The England Grant of $2500 may be available for qualifying families.
Individualized grant funding for qualifying families may be available through our President’s Grant. Contact us for more details!
Sweet Seth was born in September of 2015. He has had surgery for congenital dysplasia of hips and congenital club feet. He is also listed as having facial deformity. An x-ray showed no abnormality of the bones of maxillofacial region and excluded mandibular deformity. The results of the outpatient examination showed that multiple joint contractures of the mouth were suspected and he could not close his jaw because of this. The caregivers feed him food that could melt in his mouth such as pureed fruits and avoid foods that need to be chewed.
Seth’s report is from June of 2019 and says the following: Seth has a ready smile and is active and restless. He looks dignified and strong and lovely. Usually he is fond of playing with toys with the children in the same group. He likes to sit on the cushion, roll it up and then level it. He plays happily. He loves snacks such as cotton candy and Wangzai small steamed bun. He loves all kinds of fruit puree. He sleeps on his own bed at night, has moderate sleep and sleeps through the night. He has not been toilet trained. From May 16, 2016 to May 24, 2016, he was sent to Children’s Hospital for hospitalization and treatment due to feet deformity at birth. After finishing the related examination, on May 18, 2016, he had the examination of hips joint and the result showed: both sides acetabulum development shallow flat, right femur head epiphysis did not appear. On May 22, 2016, he had examination of pelvis and the result showed: the bilateral femurs were located in the acetabulum. On May 21, 2016, release of adductor and hip dislocation reduction and release of equinovarus were made on May 21, 2016. Procedure of operation was successful. He recovered well.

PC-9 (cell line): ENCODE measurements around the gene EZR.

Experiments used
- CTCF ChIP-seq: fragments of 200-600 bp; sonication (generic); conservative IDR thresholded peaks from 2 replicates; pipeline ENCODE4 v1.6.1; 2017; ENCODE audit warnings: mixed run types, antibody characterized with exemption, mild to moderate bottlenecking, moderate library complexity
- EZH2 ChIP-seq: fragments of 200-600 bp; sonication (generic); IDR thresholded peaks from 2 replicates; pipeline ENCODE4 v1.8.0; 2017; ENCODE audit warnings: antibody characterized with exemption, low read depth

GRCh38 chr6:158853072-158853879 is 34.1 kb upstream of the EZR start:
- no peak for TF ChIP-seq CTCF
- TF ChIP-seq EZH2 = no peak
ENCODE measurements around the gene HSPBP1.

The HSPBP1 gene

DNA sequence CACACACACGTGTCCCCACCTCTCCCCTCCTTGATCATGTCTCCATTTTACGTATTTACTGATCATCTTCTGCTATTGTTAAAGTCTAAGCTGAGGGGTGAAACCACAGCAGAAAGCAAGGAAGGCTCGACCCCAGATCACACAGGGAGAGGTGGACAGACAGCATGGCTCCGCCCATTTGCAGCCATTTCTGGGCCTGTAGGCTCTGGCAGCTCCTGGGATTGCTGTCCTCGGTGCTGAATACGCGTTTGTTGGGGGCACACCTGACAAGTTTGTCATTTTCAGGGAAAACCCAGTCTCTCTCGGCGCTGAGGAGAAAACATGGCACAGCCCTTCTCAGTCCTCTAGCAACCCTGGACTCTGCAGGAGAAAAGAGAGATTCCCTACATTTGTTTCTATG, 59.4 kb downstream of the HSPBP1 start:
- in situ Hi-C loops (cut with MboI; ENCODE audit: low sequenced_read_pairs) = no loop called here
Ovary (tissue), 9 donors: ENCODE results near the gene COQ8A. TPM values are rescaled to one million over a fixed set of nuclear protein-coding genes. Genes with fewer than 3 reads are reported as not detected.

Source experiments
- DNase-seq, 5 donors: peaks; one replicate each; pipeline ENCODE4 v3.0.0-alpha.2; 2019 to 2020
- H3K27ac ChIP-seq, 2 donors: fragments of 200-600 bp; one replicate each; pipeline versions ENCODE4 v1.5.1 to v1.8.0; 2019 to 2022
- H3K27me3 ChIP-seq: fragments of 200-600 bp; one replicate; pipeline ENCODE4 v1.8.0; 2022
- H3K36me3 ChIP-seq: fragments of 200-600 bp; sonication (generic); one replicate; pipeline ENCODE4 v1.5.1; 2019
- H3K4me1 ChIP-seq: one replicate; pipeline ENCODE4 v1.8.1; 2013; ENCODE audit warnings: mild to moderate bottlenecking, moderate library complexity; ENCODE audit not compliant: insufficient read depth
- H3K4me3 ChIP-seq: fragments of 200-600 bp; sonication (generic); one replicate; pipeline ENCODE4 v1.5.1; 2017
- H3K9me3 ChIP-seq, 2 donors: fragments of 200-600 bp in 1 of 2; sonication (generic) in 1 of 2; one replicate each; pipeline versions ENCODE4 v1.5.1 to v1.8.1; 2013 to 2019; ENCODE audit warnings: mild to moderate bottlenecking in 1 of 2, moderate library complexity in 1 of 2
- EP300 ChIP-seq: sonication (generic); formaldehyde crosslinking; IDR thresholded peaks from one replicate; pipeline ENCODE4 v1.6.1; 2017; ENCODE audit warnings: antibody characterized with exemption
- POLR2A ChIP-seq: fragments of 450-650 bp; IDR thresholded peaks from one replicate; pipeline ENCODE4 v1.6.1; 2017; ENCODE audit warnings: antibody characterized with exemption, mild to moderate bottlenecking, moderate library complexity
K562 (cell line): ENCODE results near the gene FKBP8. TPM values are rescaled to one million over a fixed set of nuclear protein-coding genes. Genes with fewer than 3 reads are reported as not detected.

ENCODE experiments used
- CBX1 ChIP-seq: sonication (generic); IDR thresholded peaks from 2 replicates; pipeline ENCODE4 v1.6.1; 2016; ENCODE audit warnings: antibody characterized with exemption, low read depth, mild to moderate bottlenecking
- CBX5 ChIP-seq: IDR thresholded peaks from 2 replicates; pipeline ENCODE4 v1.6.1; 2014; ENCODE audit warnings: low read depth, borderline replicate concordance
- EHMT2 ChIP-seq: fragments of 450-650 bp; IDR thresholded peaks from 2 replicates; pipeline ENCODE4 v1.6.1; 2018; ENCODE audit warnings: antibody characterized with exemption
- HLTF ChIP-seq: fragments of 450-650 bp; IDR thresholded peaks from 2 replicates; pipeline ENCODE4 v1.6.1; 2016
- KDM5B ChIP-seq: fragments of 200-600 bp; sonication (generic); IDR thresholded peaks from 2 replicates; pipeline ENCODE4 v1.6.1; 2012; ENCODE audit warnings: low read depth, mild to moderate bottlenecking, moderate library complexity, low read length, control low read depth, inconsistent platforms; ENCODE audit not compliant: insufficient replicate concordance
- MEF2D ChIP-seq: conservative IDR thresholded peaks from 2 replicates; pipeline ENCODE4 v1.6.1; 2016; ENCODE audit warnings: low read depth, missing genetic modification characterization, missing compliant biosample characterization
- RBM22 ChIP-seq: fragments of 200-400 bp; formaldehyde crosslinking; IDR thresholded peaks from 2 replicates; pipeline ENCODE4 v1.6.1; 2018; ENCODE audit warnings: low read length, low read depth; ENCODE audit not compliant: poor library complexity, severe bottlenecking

Seth has rehabilitation training twice each week. He can now crawl. He can stand while holding onto the handrail and can walk back and forth. His actions are flexible and he doesn’t need to help. He is now able to take two steps alone but his gait is unsteady. He is able to play with toys alone over 10 minutes; he can take the blocks and rattles out of the box. When he sees a new toy he studies how to play with it. He can put the toy back in the bag and give it to the adult. He can hold the feeding bottle with one hand or two hands.
He can say some simple words such as Mom and I know. He understands what the adults say. He knows the adult’s instructions. He know his name. He can hold his head up when called. He is not afraid or timid when he meets strangers. Once you play with him for a awhile, he would give you a smile. When the caretaker helps him to put on his clothes, he is very cooperative. In the group, the caretakers say that he is an adored boy. He gets along well with children in the same room. Sometimes he shares the candies in his hand with other children. He often plays with blocks. We would be happy to request video footage for an interested family.
For more information, please contact: Kathy@wiaa.org. You will be asked to complete a parent eligibility form before any file information can be released.
Please be aware that children on our waiting list may be under review by multiple families. Additionally, a child’s availability status may change on short notice. Please contact Kathy@wiaa.org for the most up-to-date status of a child.
WIA is not responsible for the medical information summarized here. Medical information sent by other countries may be inaccurate or incomplete. Prospective Adoptive Parents reserve the right to have medical information evaluated by a medical professional in the United States.